Divine Mercy Sunday Celebrations 2020 on 19th April at 3pm in Mountview

Divine Mercy Sunday Celebrations 2020

It’s a Universal Church Feast observed on the First Sunday after Easter

Sunday, April 19, 2020 this year.

In her Diary, St. Maria Faustina Kowalska recorded 14 revelations from our Lord requesting this feast. The most complete, concise description is found in entry 699:

I desire that the Feast of Mercy be a refuge and a shelter for all souls, and especially for poor sinners… The soul that will go to Confession and receive Holy Communion shall obtain complete forgiveness of sins and punishment.

To receive the extraordinary graces of this feast, the only condition is to receive Holy Communion worthily on Divine Mercy Sunday (or the vigil celebration) by making a good Confession beforehand and staying in the state of grace, and receive with great trust in Divine Mercy.

We also are encouraged to venerate the Divine Mercy Image and perform acts of mercy through deed, word, or prayer.

The of image of Jesus, the Divine Mercy, is to be venerated* on Divine Mercy Sunday. It is to be given a place of honor in our churches and homes on this Sunday. Our Lord appeared to St Faustina and then directed her to have this appearance of Himself as the Merciful Savior painted and then venerated publicly. He told her, I want the Image to be solemnly blessed on the first Sunday after Easter, and I want it to be venerated publicly so that every soul may know about it (Diary of Saint Maria Faustina Kowalska. 341).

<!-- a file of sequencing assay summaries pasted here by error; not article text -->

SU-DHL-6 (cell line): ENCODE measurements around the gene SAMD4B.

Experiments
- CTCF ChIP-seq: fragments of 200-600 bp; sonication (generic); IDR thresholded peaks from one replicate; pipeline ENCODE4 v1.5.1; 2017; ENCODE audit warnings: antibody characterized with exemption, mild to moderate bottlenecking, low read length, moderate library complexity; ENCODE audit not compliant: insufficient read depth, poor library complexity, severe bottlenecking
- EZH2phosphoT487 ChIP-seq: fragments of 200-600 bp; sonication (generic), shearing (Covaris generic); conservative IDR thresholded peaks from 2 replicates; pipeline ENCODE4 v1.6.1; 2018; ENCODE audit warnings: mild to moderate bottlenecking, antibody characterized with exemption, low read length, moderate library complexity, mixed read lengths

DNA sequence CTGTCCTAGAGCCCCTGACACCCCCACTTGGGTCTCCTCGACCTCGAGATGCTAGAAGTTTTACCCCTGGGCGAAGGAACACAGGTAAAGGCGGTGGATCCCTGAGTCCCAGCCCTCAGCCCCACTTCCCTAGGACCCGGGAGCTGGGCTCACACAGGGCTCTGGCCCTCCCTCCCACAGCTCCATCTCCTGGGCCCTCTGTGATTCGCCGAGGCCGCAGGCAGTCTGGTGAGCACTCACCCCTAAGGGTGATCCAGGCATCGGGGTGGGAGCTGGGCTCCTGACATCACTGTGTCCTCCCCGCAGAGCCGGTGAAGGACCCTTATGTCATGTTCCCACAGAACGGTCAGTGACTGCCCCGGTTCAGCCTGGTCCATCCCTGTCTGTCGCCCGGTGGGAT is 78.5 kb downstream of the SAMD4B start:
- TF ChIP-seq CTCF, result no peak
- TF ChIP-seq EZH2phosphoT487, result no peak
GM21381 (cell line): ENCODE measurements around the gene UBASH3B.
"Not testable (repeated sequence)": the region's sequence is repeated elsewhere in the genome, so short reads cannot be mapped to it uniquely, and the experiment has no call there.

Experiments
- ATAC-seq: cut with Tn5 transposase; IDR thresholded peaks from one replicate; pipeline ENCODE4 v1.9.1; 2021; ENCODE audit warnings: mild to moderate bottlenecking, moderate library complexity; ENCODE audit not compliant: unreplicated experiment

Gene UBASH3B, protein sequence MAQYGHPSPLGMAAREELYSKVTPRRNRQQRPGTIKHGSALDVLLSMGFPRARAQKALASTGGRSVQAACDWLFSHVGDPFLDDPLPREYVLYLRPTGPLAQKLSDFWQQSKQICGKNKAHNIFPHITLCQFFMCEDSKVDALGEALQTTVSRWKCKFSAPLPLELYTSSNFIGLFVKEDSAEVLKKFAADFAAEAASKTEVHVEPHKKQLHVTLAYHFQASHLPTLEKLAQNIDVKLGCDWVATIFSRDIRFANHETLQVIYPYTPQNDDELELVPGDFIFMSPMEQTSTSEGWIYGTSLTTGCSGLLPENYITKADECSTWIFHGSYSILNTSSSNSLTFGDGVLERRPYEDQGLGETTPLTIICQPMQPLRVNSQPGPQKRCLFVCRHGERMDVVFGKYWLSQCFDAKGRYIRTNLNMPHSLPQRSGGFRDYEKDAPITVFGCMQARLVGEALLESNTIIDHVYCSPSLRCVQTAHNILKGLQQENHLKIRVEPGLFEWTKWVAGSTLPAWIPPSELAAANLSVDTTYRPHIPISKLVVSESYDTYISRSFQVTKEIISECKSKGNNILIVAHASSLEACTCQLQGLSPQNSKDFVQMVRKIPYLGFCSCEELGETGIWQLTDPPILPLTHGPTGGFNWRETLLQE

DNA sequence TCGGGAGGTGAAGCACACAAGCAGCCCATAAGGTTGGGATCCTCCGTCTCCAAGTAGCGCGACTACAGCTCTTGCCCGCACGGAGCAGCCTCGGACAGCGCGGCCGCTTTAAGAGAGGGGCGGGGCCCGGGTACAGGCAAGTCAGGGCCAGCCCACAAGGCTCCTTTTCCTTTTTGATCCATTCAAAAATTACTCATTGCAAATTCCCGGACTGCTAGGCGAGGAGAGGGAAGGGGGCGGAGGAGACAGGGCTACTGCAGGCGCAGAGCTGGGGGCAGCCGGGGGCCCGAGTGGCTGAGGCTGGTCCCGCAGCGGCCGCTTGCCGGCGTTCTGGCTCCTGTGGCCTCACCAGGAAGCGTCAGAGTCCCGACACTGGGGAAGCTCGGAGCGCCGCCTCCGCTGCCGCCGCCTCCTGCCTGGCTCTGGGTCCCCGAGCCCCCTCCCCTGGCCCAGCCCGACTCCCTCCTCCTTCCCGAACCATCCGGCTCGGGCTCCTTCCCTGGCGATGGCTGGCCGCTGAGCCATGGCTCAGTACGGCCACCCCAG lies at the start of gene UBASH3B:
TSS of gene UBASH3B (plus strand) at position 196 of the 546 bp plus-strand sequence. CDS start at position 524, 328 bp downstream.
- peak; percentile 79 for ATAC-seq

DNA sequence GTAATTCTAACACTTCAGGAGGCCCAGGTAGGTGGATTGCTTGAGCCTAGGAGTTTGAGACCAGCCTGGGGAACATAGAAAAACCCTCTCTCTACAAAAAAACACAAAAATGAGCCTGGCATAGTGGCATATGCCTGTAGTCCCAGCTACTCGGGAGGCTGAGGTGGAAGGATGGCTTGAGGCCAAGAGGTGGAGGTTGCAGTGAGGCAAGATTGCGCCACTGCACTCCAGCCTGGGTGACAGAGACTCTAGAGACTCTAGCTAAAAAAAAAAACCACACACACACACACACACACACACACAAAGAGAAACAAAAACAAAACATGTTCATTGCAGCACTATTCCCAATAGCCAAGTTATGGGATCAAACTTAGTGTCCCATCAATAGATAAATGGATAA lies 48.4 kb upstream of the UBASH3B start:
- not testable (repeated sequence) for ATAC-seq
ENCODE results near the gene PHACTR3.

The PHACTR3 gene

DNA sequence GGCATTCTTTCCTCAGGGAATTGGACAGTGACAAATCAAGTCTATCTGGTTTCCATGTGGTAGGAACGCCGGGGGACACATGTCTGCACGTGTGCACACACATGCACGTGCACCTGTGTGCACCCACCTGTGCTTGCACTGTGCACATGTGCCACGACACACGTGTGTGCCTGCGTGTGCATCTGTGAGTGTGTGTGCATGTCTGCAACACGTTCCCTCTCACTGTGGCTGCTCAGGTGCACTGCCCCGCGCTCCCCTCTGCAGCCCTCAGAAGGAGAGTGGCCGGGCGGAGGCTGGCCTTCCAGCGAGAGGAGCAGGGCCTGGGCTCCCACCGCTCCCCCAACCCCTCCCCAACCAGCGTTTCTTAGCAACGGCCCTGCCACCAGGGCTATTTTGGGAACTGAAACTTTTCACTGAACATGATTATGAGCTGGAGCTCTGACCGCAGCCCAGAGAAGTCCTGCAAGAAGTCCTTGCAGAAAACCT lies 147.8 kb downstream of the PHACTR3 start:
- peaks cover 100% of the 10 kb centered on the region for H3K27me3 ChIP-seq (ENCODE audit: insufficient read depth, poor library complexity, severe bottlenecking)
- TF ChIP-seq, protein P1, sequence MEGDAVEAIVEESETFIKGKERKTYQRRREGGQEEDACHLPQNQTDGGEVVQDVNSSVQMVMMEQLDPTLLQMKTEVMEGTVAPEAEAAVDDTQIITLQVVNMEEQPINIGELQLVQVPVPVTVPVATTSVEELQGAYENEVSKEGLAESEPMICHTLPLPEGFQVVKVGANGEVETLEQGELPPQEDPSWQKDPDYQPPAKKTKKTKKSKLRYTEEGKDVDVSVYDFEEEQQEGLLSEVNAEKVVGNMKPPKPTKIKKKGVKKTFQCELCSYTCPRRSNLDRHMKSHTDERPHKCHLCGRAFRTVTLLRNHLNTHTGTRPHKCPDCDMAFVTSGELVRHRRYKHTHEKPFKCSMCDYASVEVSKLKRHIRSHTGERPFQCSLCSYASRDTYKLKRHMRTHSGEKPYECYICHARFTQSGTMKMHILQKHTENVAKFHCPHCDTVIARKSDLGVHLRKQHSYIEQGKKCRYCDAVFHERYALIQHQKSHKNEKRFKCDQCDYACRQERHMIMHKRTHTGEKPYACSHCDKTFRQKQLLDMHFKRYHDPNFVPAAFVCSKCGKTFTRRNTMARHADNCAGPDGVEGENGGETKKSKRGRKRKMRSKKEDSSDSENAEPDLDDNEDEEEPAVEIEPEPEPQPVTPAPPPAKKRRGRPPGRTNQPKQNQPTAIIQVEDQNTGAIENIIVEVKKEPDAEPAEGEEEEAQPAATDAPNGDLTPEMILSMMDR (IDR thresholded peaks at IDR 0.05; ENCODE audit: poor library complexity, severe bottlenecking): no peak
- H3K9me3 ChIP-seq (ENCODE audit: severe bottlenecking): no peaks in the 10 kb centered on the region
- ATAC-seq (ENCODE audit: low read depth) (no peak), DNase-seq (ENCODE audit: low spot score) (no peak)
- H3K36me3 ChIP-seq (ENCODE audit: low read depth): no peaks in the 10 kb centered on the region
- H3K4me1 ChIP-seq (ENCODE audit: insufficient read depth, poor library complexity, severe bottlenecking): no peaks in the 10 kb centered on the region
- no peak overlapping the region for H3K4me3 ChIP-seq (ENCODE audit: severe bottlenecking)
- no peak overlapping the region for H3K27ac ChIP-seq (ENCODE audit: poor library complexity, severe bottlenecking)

In the Image, the pale and red rays symbolize the Blood and Water that flowed from His Side while He was on the Cross. But, in His appearance to St Faustina, they had been transformed into glorious rays, a source of healing graces for sinners who will turn to Him with trust. That is why the image bears the inscription: “Jesus, I trust in You!”

We can venerate the Image of Jesus, the Divine Mercy, by gazing upon it in prayer and adoration. As Signs of our love for Jesus, we can place candles and flowers before the Image. First and foremost, as we gaze upon our Merciful Savior in prayer, we can decide to trust in Him and to perform works of mercy — responding to the call to be merciful as He has shown mercy to us.

* To “venerate” a sacred image simply  means to perform some act or make some gesture of deep religious respect toward it because of the person whom it represents.